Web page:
Voices say that his grandfather’s house is haunted but a rich TREASURE is buried within.

MAN_B is grandson to a servant to MAN_C, and knows that to access the treasure he needs the ITEM that WOMAN_A has.

At the very end, the PARTY discover that WOMAN_A was only manipulated by her lover MAN_B which was interested only to the treasure.

The Art of Game Mastering

Of our modern lives

It is a truth almost known that our modern lives are full of competitions, contests, strives to the “supposed best”.
I state “supposed best” since it is defined / established by the majority of the society, whereas it is not granted that it should be the “real best”. This happens in all our modern lives’ environments:

  • at work (continuous improvement, improving and always increasing results, etc)
  • at school
  • with friends and society (new activities, new hobbies, new results, new must-be-purchased-merchandising, etc)
  • even computer games, and products alike, are planned to promote “competition” in its broadest sense

Of the Fun brought by RPGs

One thing that, again in my humble opinion, was out of this trend is playing, and having fun while playing. Especially roleplaying, an activity which gives the opportunity to actively produce by your own your fun.

I believe that X% of the human population routinely passively enjoys TV shows, movies, even zines and books. Does anybody knows where this X is? 80%? 90%?

Different is with RPGs: instead of having the necessity to buy more and more material to passively enjoy and make fun out of it, you have the opportunity, with little or no instruments (say “tools”) to produce an infinite amount of fun, for you and your players. With some dozen of books (one of the oldest, simpler, cheaper, nobler way of communicate anything between human beings) you can produce literally infinite hours of game, hence fun, hence emotions.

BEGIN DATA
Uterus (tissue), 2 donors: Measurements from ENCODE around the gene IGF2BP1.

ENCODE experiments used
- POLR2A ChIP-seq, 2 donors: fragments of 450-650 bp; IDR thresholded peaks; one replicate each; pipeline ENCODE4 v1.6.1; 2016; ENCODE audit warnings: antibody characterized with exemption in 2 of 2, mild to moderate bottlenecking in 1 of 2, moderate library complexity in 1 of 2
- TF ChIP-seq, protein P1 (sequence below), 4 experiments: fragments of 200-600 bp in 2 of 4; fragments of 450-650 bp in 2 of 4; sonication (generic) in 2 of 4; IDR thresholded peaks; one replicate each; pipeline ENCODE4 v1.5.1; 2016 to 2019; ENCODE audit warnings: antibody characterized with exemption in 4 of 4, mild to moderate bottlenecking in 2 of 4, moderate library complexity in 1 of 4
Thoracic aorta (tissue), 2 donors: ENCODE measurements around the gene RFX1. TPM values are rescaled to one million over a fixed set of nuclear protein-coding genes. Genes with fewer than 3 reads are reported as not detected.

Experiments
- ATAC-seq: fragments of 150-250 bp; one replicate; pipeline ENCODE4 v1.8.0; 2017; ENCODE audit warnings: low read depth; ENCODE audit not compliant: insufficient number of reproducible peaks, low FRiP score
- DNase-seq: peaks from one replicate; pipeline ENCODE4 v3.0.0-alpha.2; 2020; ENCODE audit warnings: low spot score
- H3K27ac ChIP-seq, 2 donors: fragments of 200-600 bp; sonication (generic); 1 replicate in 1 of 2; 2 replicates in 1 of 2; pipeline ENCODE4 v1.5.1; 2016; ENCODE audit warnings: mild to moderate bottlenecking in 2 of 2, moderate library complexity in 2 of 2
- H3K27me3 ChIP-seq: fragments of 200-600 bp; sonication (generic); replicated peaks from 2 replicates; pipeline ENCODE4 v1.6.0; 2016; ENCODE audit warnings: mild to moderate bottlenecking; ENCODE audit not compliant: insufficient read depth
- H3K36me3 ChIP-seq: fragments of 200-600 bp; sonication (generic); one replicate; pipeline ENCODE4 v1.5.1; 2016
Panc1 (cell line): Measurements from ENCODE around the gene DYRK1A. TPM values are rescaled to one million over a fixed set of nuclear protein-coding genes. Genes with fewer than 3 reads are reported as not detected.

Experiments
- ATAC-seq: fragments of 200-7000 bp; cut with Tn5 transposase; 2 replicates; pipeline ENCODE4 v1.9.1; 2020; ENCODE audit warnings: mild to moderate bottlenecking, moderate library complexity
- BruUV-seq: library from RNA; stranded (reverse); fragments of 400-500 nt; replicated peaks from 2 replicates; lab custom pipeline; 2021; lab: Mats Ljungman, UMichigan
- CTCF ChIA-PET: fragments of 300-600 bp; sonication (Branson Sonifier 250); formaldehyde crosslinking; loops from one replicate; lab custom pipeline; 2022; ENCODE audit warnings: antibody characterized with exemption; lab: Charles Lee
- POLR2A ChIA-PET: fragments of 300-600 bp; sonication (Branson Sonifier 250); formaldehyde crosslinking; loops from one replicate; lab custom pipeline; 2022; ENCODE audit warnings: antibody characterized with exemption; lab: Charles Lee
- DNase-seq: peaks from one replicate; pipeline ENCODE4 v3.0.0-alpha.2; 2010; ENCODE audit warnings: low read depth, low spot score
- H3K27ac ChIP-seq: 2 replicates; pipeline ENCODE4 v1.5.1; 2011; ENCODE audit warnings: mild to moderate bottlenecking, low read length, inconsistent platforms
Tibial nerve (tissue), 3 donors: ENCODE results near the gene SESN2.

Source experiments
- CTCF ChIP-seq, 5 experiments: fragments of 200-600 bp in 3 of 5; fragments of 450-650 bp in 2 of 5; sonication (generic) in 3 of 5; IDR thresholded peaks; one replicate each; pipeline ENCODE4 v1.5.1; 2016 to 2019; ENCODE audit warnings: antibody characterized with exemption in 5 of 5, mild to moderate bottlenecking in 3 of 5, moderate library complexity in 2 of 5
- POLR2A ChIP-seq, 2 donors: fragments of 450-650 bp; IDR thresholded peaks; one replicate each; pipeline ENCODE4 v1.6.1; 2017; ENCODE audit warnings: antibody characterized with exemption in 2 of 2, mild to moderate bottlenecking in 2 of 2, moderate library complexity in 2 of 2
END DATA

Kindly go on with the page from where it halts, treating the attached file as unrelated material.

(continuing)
All the above (and many more thoughts) to me meant that RPGs are one of the nobler way of mind entertainment (whereas other are physical entertainments such as sport, etc).

GameMastering as an Art

So all the GameMaster have a total and unparalleled freedom deserved to them.

GMs are like craftsmen (artisans), which share the same tools: as like as a sculptor has hammer and chisel, the GMs have books, dices and many source of inspiration.

GameMaster produce Art.

What is this Art for?

Such Art should be made to (or at least: personally I make it to) appeal the GM and her players, provide fun, emotions, a shared experience, a temporary escape into another reality…

The Plot Engine Manifesto


It is never enough to praise the goods and world-changing view of the Justin Alexander’ Don’t Prep Plots. Such article has enlightened me as one of the best tools any GM must have in his backpack.

God and myself only knows how long I spent in my GM’ youth scripting down each potential plot twist, any plot branch, etc, that the Party might have faced.

I partially reached the concept outlined in the post mentioned above by myself, even though not so sharply as described.

Continue reading The Plot Engine Manifesto